"pid" is	the process number of the process that is delivering this
       message to the maildir.	"host" is the name of the machine where	the
       mail is being delivered.	In the event that the same process creates
       multiple	messages, a suffix unique to each message is appended to the
       process id; preferrably an underscore, followed by an increasing
       counter.	This applies whether messages created by a process are all
       added to	the same, or different,	maildirs. This protocol	allows
       multiple	processes running on multiple machines on the same network to
       simultaneously create new messages without stomping on each other.

       The filename created in the previous step is checked for	existence by
       executing the stat(2) system call. If stat(2) results in	ANYTHING OTHER
       than the	system error ENOENT, the process must sleep for	two seconds,
       then go back and	create another unique filename.	This is	an extra step
       to insure that each new message has a completely	unique filename.

       Other applications that wish to use tmp for temporary storage should
       observe the same	protocol (but see READING MAIL FROM MAILDIRS below,
       because old files in tmp	will be	eventually deleted).

       If the stat(2) system call returned ENOENT, the process may proceed to
       create the file in the tmp subdirectory,	and save the entire message in
       the new file. The message saved MUST NOT	have the "From_" header	that
       is used to mboxes. The message also MUST	NOT have any "From_" lines in
       the contents of the message prefixed by the ">" character.

       When saving the message,	the number of bytes returned by	the write(2)
       system call must	be checked, in order to	make sure that the complete
       message has been	written	out.

       After the message is saved, the file descriptor is fstat(2)-ed. The
       file's device number, inode number, and the its byte size, are saved.
       The file	is closed and is then immediately moved/renamed	into the new
       subdirectory. The name of the file in new should	be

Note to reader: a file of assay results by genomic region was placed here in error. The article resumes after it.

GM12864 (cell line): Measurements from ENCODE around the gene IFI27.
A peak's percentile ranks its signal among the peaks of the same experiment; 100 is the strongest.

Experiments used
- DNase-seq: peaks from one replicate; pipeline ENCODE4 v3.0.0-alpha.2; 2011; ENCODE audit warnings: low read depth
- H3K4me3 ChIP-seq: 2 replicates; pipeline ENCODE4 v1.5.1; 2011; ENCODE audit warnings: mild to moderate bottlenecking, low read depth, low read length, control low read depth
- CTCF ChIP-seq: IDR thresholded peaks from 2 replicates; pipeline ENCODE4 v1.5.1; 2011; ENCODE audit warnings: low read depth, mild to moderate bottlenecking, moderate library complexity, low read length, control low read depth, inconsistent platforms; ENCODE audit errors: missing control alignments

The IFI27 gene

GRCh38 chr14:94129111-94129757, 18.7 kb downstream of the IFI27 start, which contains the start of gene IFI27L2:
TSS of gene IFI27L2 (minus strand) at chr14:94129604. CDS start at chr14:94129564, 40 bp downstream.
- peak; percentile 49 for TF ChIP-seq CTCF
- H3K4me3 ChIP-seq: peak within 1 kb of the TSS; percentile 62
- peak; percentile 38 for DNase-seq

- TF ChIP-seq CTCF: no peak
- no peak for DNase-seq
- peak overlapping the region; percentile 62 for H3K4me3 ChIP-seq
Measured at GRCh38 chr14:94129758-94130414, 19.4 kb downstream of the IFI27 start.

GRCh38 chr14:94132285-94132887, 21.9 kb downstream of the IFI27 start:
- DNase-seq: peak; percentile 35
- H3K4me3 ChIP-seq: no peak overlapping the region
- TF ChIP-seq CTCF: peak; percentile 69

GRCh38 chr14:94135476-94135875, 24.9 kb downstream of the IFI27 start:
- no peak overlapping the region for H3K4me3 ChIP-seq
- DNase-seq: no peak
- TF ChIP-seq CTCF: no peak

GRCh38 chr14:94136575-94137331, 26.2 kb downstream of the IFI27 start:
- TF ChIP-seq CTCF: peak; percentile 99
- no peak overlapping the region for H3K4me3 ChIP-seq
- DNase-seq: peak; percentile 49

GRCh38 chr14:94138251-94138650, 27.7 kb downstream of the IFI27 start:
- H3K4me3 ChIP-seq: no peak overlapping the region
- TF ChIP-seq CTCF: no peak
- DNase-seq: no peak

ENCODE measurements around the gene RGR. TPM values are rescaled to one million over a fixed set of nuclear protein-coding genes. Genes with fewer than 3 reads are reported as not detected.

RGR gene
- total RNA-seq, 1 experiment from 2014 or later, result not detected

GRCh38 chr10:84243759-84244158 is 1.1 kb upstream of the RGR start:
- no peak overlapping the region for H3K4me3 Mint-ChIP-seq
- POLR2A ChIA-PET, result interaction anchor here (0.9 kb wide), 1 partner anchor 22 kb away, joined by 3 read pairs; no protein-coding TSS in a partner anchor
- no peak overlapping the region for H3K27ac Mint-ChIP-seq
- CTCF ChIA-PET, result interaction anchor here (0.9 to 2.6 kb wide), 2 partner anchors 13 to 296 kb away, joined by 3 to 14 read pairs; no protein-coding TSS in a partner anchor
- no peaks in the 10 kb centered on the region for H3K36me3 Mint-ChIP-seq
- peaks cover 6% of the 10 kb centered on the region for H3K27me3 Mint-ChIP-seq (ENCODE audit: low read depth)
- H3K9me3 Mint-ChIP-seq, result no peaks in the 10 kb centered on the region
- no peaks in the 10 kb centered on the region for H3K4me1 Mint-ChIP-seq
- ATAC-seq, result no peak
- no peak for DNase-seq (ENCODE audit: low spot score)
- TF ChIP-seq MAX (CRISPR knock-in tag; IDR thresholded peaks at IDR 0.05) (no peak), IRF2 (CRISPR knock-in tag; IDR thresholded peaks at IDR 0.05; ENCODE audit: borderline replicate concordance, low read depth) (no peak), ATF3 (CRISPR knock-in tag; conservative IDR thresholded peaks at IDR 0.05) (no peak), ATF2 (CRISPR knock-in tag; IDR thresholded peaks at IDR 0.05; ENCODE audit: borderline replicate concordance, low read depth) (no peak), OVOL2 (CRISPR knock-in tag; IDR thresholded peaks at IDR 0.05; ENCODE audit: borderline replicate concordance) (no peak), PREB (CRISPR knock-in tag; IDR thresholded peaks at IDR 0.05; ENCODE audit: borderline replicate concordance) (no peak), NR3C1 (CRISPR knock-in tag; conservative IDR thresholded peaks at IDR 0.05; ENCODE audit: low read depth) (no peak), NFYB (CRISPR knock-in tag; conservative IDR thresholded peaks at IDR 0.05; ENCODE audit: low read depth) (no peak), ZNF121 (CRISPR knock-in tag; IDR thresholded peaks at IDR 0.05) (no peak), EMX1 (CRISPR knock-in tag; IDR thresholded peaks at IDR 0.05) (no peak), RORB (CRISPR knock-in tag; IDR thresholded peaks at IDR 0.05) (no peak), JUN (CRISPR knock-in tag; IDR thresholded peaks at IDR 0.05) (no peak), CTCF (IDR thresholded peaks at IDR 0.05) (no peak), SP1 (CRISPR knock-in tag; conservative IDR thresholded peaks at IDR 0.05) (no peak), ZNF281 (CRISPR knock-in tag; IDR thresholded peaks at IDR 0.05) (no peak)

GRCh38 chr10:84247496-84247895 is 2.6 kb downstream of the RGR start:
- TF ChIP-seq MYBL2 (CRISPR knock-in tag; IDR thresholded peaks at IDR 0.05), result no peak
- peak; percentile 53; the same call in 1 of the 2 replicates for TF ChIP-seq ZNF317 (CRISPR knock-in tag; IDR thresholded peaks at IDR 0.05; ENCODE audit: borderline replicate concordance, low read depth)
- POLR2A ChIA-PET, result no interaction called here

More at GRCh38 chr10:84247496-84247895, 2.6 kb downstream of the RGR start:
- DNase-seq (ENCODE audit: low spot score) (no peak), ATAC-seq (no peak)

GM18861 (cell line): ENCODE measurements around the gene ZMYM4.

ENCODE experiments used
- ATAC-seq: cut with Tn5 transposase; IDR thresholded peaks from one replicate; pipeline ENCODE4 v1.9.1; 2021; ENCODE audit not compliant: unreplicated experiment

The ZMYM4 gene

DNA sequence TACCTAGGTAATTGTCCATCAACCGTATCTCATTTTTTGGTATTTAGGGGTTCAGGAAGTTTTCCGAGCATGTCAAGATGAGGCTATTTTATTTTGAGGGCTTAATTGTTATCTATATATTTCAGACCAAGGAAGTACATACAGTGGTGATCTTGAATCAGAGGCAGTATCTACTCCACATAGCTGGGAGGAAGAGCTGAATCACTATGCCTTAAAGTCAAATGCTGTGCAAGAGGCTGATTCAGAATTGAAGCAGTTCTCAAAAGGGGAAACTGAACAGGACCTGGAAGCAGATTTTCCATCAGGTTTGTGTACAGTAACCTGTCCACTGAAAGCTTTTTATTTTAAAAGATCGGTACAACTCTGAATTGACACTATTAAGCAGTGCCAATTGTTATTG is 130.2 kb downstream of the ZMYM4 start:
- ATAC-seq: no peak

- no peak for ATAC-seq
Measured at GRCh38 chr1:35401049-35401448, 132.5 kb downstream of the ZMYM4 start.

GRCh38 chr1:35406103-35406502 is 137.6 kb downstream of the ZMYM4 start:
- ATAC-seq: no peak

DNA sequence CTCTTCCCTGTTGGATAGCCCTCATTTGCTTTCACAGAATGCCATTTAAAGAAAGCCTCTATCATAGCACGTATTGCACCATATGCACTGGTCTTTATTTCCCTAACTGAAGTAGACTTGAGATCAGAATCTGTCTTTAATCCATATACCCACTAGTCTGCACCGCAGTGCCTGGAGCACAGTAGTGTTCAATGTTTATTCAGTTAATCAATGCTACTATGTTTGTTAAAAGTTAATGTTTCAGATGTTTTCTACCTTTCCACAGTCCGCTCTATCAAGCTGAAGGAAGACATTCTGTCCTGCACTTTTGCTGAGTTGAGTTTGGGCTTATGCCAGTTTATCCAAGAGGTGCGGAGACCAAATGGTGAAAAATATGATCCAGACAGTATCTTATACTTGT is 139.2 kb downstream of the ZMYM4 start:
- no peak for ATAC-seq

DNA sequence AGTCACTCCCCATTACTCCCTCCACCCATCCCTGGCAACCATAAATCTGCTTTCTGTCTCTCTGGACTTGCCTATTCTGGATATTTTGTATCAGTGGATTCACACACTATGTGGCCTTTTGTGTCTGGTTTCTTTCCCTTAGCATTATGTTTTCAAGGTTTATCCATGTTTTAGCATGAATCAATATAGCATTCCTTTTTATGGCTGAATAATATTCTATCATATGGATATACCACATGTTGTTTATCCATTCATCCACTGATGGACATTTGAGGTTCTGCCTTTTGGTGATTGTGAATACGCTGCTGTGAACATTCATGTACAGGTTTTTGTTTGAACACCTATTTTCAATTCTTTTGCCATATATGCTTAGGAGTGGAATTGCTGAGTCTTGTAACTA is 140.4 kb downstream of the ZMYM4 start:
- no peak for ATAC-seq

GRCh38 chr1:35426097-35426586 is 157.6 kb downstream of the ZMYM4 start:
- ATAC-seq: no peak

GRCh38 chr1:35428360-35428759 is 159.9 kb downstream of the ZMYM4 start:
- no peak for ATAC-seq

",S=cnt", or
       ",S=cnt".  "dev" is the message's
       device number, "ino" is the message's inode number (from	the previous
       fstat(2)	call); and "cnt" is the	message's size,	in bytes.

       The ",S=cnt" part optimizes the Courier[2] mail server's	maildir	quota
       enhancement; it allows the size of all the mail stored in the maildir
       to be added up without issuing the stat(2) system call for each
       individual message (this	can be quite a performance drain with certain
       network filesystems).

       Applications that read mail from	maildirs should	do it in the following

       When opening a maildir or a maildir folder, read	the tmp	subdirectory
       and delete any files in there that are at least 36 hours	old.

       Look for	new messages in	the new	subdirectory. Rename new/filename, as
       cur/filename:2,info. Here, info represents the state of the message,
       and it consists of zero or more boolean flags chosen from the
       following: "D" -	this is	a 'draft' message, "R" - this message has been
       replied to, "S" - this message has been viewed (seen), "T" - this
       message has been	marked to be deleted (trashed),	but is not yet removed
       (messages are removed from maildirs simply by deleting their file), "F"
       - this message has been marked by the user, for some purpose. These
       flags must be stored in alphabetical order. New messages	contain	only
       the :2, suffix, with no flags, indicating that the messages were	not
       seen, replied, marked, or deleted.

       Maildirs	may have maximum size quotas defined, but these	quotas are
       purely voluntary. If you	need to	implement mandatory quotas, you	should
       use any quota facilities	provided by the	underlying filesystem that is
       used to store the maildirs. The maildir quota enhancement is designed
       to be used in certain situations	where filesystem-based quotas cannot
       be used for some	reason.	The implementation is designed to avoid	the
       use of any locking. As such, at certain times the calculated quota may
       be imprecise, and certain anomalous situations may result in the